As the example above shows, promotional codes are another method for improving attribution. They’re often used as a measurement and attribution tactic for social influencers, on podcasts, radio, tv, and in direct mail. A great way to add an additional attribution layer is to ask customers what caused them to purchase or how they learned about the company. By introducing this one question, you can gain a better understanding of which interaction the customer found most memorable.
Combining all of these data sources to draw insights using a marketing analytics platform will give you a good idea of how your marketing activities are performing. Ultimately, you will have a range of performance pending which data sources you have. Understanding which activities are upper funnel (introducing your brand to new potential customers) and which are lower funnel (capturing the sale from someone ready to purchase) will further help you determine what the corresponding metrics should be.
At the end of the day, there is no silver bullet to having the perfect attribution model. By collecting as much data as possible and considering the role your media mix plays in a customers' path to purchase, you can optimize your marketing spend to customer conversion based on what your optimal channel mix looks like.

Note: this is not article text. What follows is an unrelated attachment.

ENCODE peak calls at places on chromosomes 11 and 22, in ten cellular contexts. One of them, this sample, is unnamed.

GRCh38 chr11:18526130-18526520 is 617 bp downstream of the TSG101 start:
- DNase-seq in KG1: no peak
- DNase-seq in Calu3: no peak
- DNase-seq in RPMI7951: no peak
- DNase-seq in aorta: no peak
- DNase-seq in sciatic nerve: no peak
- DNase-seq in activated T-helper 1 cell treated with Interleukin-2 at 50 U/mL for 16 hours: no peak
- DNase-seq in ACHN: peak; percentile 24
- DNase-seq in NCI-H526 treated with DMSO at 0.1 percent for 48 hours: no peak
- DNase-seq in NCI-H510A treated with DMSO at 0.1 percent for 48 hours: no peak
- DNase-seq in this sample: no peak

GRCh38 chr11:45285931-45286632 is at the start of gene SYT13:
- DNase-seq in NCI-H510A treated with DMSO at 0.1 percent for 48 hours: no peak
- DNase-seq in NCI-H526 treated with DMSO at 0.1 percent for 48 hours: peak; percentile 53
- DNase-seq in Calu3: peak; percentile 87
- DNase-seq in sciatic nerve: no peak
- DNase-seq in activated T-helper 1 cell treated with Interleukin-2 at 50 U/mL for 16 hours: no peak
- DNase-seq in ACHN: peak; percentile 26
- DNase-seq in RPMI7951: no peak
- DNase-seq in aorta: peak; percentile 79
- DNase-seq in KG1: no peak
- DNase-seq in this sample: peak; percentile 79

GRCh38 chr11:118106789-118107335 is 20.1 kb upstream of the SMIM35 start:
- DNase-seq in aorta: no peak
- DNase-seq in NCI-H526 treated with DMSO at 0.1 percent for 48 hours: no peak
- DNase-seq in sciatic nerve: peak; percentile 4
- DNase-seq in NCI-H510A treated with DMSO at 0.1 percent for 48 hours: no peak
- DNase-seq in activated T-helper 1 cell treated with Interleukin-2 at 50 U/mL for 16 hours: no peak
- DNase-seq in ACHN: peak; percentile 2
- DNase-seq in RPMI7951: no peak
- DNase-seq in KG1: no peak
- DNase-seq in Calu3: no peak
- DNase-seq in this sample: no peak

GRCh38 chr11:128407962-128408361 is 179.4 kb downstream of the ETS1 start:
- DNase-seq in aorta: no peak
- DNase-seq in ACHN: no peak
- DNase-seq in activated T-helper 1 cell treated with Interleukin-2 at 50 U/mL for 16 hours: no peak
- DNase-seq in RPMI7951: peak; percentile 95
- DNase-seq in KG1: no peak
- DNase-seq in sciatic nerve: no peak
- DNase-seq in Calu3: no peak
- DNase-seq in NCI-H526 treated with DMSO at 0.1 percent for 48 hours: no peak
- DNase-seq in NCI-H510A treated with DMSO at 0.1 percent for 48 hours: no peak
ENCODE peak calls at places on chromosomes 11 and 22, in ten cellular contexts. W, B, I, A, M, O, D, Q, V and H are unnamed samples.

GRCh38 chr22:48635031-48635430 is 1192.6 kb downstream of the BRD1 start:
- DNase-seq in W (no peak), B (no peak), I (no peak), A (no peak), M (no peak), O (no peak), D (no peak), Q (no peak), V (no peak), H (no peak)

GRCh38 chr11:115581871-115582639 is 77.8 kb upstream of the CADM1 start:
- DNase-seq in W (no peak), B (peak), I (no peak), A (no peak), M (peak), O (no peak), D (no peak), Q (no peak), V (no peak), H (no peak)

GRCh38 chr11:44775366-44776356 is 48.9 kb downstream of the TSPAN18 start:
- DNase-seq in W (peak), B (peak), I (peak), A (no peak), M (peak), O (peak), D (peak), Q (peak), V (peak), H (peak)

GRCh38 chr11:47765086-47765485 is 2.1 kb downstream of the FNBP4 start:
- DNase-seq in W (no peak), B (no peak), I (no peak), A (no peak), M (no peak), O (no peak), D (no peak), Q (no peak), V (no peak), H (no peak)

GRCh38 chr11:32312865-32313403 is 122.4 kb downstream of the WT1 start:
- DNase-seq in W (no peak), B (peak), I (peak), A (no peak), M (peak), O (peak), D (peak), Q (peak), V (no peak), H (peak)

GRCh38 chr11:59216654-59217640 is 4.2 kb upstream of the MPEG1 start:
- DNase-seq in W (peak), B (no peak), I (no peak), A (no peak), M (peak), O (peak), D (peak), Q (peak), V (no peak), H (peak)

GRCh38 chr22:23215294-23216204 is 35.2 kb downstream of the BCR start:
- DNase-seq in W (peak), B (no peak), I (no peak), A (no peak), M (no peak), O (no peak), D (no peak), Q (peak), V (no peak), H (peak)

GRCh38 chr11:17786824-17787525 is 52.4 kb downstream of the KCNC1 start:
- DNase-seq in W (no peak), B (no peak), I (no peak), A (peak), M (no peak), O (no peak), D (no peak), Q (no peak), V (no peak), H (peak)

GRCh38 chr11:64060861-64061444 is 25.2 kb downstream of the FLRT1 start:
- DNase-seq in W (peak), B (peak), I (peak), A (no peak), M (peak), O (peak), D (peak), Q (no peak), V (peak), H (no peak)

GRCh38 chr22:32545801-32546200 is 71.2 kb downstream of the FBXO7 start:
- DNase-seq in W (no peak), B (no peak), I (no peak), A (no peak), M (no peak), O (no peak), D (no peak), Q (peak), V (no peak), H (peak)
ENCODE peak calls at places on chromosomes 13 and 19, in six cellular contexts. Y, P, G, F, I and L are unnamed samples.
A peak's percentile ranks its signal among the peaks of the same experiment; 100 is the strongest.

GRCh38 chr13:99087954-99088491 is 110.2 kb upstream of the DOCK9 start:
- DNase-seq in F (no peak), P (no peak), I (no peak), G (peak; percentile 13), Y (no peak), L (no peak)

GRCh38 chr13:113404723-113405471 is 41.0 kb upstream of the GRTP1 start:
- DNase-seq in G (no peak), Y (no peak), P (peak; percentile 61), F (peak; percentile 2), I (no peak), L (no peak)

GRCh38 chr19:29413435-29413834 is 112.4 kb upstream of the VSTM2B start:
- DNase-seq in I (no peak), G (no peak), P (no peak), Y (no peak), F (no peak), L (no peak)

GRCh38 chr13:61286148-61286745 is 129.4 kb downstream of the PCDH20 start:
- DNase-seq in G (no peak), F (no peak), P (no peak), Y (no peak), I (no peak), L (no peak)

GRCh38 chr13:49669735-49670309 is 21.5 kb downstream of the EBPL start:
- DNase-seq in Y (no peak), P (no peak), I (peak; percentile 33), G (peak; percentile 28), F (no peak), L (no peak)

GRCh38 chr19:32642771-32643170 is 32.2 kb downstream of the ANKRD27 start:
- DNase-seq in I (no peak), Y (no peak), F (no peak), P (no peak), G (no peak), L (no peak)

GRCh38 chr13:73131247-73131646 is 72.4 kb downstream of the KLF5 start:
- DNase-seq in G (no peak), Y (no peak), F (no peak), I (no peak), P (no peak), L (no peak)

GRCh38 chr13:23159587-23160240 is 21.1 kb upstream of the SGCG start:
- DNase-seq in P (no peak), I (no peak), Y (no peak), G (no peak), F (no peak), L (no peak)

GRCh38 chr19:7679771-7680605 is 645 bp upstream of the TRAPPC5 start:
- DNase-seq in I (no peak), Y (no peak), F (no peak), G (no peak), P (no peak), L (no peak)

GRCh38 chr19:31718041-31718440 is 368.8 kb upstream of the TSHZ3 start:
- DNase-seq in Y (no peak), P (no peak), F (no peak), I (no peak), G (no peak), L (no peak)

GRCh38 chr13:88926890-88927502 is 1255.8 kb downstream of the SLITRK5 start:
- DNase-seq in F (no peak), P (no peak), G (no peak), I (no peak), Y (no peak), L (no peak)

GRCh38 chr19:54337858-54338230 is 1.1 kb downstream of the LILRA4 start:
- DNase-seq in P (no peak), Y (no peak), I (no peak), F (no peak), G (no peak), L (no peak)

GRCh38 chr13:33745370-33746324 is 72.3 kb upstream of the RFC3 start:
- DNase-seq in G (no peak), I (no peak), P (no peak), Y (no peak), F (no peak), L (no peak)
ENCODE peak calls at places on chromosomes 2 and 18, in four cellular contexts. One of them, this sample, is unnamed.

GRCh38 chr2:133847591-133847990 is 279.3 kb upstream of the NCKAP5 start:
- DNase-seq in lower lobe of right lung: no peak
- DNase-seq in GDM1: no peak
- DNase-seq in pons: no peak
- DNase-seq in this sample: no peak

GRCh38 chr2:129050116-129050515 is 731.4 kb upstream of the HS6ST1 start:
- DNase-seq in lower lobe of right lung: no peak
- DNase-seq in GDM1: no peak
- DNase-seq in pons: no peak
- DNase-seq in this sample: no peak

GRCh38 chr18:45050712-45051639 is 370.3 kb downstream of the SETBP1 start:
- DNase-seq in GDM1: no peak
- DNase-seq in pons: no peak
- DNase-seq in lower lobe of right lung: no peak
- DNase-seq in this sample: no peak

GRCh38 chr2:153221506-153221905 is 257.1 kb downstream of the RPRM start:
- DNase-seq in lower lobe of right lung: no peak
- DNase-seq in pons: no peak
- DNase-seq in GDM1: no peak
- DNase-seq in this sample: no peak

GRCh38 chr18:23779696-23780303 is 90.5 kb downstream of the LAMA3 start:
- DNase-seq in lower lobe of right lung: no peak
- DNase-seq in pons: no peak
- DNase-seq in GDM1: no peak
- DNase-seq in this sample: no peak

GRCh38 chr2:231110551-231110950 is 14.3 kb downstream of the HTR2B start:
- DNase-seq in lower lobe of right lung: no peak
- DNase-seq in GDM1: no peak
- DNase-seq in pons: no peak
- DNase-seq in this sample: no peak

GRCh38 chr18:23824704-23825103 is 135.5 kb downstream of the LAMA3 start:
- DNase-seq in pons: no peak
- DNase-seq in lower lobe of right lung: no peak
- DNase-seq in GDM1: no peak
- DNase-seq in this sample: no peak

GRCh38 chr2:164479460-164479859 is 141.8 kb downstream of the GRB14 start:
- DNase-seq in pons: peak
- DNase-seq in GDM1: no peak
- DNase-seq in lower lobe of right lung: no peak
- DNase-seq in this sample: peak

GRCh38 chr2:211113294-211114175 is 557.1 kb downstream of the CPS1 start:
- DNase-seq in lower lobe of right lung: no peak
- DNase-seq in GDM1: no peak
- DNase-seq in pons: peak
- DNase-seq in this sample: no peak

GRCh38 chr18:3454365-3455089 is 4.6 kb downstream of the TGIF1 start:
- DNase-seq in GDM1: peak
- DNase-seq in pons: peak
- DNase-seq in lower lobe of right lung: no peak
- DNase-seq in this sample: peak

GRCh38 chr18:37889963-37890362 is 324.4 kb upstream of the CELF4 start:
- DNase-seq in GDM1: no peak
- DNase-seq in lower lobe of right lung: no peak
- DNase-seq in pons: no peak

Check out these tips to learn more tips on creating an effective attribution model.
Daasity has approached attribution analysis in multiple ways in our direct-to-consumer (D2C) Analytics Suite, which integrates seamlessly with Looker. The data model can use additional data beyond Google Analytics to prioritize attributes such as specific promo code usage, post-checkout survey results, or map orders to marketing channels. Using that data mapping with Looker to visualize results, users can slice and dice data by initial order marketing channel to better determine financial metric targets.
Additionally, the D2C Analytics Suite allows users to easily view results by first click, last-click, and ad platform (view + click) in one simple graph to help gauge results.
Daasity and Looker continue to find ways to make it easier for eCommerce and D2C brands to access and see the data they need to inform strategies and tactics for growth.